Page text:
Stressed To The Max

part two
by Rebecca Huber

Last week week I looked at what stress is on a physiological level (how it affects your body) and what some of the more common causes are. This week I'll look at how stress affects us psychologically and emotionally.

Most of us walk around day-after-day year-after-year not knowing the cause of all the sometimes painful stress that we feel. Nor do we have any idea of what's really at the core.

Have you ever had someone tell you after something awful had happened in your life­­ a death, a loss of a relationship, illness or disability­­ that the way to get through it is to just stay busy? Okay, that can work­­ for a while­­ until the next time that something happens. Have you noticed that when you've had a major loss and you don't deal with it, it seems to take less and less to blow you off course? Pretty soon the noise in our minds is so loud we cannot seem to stop it regardless of how busy we are. Ignoring the emotional pain that goes with loss and allowing ourselves to become more and more habitually addicted to our business only serves to keep us in the loop. Bernie Siegel, MD talks about how God uses pain in our lives. He calls pain our reset button. I think he's right. We don't, will not, can't see the need for change until the pain of the situation is shouting at us!

We can blame other people, bosses, wives, husbands, children for the cause of our distress and stress, yet they are not living inside our skin. It is up to us to deal with our losses and the unsettled emotions that go with them.

Every day that we are willing to carry around our burdens from past hurts, resentment, anger or worry, we find that we have less and less energy to deal with the business of everyday life. This equates, in everyday life, to depression, fatigue and illnesses of all kinds­­ including cancer. The worst of it is that we've become so accustomed to these states that we think it's normal. It may have become the normal in this country but it's certainly not healthy.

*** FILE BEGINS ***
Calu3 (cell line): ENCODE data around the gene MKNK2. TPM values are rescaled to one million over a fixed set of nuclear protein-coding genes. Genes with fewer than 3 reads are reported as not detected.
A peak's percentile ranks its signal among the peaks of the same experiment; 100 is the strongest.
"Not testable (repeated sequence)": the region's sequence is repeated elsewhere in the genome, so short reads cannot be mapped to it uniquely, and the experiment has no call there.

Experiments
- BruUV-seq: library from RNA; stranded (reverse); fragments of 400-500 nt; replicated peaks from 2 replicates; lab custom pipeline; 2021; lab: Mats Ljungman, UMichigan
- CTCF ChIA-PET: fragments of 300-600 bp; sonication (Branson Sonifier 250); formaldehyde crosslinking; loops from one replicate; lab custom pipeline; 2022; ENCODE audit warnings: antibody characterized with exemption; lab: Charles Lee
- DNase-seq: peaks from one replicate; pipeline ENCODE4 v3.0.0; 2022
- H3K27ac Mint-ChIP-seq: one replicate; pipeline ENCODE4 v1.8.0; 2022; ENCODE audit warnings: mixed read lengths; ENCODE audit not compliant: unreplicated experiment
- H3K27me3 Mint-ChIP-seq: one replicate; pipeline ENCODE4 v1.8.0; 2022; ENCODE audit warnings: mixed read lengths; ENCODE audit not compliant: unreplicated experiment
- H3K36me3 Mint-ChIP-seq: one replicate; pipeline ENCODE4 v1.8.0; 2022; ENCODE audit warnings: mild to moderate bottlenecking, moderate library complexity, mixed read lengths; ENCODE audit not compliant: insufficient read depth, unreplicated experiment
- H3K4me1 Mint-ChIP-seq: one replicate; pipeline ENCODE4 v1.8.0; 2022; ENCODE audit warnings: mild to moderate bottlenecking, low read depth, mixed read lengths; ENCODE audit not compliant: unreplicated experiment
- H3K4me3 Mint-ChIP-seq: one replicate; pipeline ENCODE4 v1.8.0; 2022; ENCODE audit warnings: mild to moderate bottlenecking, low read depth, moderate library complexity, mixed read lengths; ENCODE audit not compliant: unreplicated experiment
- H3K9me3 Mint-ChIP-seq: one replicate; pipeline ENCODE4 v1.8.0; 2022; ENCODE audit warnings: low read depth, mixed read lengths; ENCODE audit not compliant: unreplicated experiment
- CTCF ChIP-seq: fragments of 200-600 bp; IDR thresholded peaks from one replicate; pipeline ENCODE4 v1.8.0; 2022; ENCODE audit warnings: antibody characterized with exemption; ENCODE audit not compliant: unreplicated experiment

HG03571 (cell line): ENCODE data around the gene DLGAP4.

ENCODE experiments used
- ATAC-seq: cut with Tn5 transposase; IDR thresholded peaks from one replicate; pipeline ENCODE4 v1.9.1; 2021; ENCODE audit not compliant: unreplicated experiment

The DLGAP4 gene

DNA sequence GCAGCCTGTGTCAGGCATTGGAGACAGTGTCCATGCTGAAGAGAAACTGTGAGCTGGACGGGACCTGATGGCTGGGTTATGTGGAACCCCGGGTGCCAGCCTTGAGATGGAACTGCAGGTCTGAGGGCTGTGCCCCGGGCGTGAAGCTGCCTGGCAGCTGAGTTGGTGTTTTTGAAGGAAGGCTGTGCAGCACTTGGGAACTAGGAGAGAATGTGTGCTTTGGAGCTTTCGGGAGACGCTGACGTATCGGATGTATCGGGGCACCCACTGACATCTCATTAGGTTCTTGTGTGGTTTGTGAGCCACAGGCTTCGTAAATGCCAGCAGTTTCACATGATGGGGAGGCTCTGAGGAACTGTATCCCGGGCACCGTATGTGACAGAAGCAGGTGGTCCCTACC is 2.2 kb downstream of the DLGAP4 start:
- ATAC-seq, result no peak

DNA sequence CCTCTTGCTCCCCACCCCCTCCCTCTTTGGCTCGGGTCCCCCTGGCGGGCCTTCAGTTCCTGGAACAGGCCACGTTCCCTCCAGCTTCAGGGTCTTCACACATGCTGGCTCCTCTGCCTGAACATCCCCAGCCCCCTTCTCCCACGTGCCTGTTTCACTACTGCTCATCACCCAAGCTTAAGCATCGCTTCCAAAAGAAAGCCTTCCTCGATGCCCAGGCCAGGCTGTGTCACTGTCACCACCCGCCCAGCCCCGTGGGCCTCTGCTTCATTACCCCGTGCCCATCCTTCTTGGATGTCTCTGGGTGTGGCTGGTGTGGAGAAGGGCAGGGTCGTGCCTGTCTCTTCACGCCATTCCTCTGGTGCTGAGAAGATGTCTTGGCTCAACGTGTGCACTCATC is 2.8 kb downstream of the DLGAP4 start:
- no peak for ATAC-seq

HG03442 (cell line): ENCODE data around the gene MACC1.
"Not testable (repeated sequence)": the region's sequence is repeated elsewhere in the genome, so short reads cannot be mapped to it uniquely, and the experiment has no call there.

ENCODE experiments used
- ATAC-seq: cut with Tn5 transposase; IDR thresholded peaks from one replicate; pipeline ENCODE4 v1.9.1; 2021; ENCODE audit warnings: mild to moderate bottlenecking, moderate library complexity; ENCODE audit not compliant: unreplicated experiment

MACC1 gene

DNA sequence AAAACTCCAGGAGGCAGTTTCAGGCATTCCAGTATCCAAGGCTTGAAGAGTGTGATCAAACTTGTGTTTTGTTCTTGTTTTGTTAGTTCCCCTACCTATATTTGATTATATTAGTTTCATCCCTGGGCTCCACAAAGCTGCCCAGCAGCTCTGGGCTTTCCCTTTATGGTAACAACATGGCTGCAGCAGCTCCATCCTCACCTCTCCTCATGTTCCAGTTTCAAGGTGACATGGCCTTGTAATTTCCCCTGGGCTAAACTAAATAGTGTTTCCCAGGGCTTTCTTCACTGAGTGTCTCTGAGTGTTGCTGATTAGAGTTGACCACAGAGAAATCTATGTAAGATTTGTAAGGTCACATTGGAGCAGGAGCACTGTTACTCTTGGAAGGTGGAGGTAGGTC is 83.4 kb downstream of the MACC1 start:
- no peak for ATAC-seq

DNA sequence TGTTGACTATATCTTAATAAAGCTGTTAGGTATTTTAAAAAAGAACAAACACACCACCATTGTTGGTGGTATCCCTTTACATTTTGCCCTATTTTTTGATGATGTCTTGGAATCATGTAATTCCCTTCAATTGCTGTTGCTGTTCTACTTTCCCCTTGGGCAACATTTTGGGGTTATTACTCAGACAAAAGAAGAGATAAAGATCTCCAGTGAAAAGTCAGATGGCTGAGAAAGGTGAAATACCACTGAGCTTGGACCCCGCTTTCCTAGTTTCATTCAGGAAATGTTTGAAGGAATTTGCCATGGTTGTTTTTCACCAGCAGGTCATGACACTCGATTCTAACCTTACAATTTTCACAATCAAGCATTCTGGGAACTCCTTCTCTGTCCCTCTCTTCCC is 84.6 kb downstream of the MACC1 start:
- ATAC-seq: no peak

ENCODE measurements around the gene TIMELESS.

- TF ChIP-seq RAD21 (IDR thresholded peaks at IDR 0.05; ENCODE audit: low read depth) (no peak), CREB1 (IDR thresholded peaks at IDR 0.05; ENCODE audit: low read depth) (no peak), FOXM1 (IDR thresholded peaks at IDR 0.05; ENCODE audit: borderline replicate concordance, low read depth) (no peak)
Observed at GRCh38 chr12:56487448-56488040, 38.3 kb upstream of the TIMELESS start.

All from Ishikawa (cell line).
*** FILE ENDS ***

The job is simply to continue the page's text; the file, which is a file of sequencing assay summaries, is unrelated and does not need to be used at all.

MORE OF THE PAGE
How does one begin to unravel the deep-seeded emotions that are causing so much stress in our lives? The answers are as easy or as complex as you want to make them. Most experts in the field find that before we can begin to be comfortable once again with ourselves and who we are we must find ways to forgive ourselves and others for behavior that may not have been exactly loving. Of course, we cannot always directly confront an individual that we need to forgive. In that case, release those feelings by wishing them the best silently and with heart. The message will be received. Possibly we need to allow ourselves forgiveness. For many of us this is the harder task but absolutely necessary.

If you are really stuck, yet you know there are some much-needed and necessary changes you need to make, try journaling. If you have never journaled, don't struggle with it. Just write what you want to write but write with feeling. If it's anger you feel, express it. Whatever emotion it is you're feeling­­ sadness, depression, rage, jealously, frustration­­ allow it to come to the surface. Once released in a journal, these strong emotions will not have the same power to drain your body of its life force.

Most individuals who journal regularly can look back over their writings and find that things have improved. It may be in small increments but the improvement is there.

As we improve, we find that other measures to control our stress will become easier because we're enjoying our lives more; imagine that! We are inspired to eat right, exercise, get enough rest and take better care of our bodies. Life has become a joy and we hope it will continue for many years to come.

In the meantime, try smiling; it's a great stress buster!

Till next time, Rebecca.

Posted to Zephyr Online August 6, 1998
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